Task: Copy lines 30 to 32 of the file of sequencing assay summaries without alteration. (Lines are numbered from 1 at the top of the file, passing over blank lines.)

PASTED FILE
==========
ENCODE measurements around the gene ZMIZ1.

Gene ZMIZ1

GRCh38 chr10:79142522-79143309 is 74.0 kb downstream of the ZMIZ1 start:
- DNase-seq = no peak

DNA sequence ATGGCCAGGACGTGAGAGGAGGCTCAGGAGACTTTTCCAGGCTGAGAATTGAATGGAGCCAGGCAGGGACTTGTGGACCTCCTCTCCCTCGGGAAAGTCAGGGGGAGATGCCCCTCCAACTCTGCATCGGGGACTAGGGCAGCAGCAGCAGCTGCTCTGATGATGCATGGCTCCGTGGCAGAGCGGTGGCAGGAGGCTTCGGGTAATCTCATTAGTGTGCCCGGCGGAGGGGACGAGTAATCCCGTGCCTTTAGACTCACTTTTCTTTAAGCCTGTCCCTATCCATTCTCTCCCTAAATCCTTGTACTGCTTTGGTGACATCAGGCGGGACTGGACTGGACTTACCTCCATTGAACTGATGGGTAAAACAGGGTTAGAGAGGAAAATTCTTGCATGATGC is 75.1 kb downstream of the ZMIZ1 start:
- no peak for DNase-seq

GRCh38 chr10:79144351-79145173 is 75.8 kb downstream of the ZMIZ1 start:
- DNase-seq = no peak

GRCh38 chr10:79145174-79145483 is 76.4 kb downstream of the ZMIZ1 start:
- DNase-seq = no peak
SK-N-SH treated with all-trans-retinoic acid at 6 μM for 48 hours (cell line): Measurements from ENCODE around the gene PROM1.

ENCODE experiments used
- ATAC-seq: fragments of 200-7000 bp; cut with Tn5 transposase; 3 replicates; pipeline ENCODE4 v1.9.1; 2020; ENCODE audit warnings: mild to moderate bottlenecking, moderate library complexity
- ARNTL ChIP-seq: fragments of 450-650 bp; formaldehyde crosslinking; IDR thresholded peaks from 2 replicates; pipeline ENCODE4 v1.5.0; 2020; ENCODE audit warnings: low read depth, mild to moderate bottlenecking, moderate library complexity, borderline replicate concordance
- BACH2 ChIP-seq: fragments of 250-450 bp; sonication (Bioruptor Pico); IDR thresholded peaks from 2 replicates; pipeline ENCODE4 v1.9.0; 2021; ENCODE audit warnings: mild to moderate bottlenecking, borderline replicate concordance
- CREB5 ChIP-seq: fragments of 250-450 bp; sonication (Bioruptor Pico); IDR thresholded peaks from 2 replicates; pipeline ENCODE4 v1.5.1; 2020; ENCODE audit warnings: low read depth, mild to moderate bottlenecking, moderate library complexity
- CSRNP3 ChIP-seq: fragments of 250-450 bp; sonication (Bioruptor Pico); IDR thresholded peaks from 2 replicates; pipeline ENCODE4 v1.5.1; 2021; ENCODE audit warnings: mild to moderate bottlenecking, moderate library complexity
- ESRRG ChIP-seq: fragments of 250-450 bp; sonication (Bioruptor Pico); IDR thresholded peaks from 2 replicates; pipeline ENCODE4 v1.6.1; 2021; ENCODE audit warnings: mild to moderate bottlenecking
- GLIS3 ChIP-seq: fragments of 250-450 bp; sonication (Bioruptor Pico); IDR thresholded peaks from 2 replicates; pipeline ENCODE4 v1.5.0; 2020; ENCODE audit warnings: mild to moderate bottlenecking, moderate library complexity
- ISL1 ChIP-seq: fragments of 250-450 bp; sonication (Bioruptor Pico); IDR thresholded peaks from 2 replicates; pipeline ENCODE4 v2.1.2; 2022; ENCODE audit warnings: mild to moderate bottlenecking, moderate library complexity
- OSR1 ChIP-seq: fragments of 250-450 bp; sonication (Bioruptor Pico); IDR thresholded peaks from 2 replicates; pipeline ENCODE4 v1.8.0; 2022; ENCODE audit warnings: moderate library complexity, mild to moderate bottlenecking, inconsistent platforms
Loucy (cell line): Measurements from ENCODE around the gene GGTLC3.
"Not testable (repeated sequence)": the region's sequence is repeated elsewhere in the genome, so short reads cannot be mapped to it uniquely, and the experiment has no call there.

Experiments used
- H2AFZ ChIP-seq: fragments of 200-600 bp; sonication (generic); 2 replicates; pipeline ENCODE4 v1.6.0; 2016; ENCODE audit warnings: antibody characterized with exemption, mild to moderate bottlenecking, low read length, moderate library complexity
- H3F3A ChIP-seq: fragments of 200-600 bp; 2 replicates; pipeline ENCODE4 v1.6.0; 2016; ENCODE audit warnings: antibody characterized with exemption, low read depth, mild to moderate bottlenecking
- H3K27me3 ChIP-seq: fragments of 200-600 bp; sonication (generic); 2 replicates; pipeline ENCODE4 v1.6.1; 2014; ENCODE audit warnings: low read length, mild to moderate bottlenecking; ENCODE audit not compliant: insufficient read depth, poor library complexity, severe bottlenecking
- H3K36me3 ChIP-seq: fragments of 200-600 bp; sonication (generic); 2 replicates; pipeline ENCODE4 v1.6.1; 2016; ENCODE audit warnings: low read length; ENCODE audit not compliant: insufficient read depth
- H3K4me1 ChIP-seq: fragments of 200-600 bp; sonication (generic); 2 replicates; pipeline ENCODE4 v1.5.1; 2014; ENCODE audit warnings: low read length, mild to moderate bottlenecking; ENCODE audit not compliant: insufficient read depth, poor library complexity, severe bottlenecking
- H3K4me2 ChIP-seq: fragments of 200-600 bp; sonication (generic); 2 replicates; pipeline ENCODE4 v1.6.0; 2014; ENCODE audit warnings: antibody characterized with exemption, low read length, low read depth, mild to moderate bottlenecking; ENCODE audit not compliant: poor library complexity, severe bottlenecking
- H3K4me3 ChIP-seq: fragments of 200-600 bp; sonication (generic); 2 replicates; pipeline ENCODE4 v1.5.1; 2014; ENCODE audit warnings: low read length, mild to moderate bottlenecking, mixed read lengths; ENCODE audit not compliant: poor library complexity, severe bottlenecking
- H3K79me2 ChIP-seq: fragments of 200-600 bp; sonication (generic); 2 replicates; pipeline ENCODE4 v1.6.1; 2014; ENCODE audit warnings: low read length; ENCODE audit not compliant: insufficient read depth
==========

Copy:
- H3K4me2 ChIP-seq: fragments of 200-600 bp; sonication (generic); 2 replicates; pipeline ENCODE4 v1.6.0; 2014; ENCODE audit warnings: antibody characterized with exemption, low read length, low read depth, mild to moderate bottlenecking; ENCODE audit not compliant: poor library complexity, severe bottlenecking
- H3K4me3 ChIP-seq: fragments of 200-600 bp; sonication (generic); 2 replicates; pipeline ENCODE4 v1.5.1; 2014; ENCODE audit warnings: low read length, mild to moderate bottlenecking, mixed read lengths; ENCODE audit not compliant: poor library complexity, severe bottlenecking
- H3K79me2 ChIP-seq: fragments of 200-600 bp; sonication (generic); 2 replicates; pipeline ENCODE4 v1.6.1; 2014; ENCODE audit warnings: low read length; ENCODE audit not compliant: insufficient read depth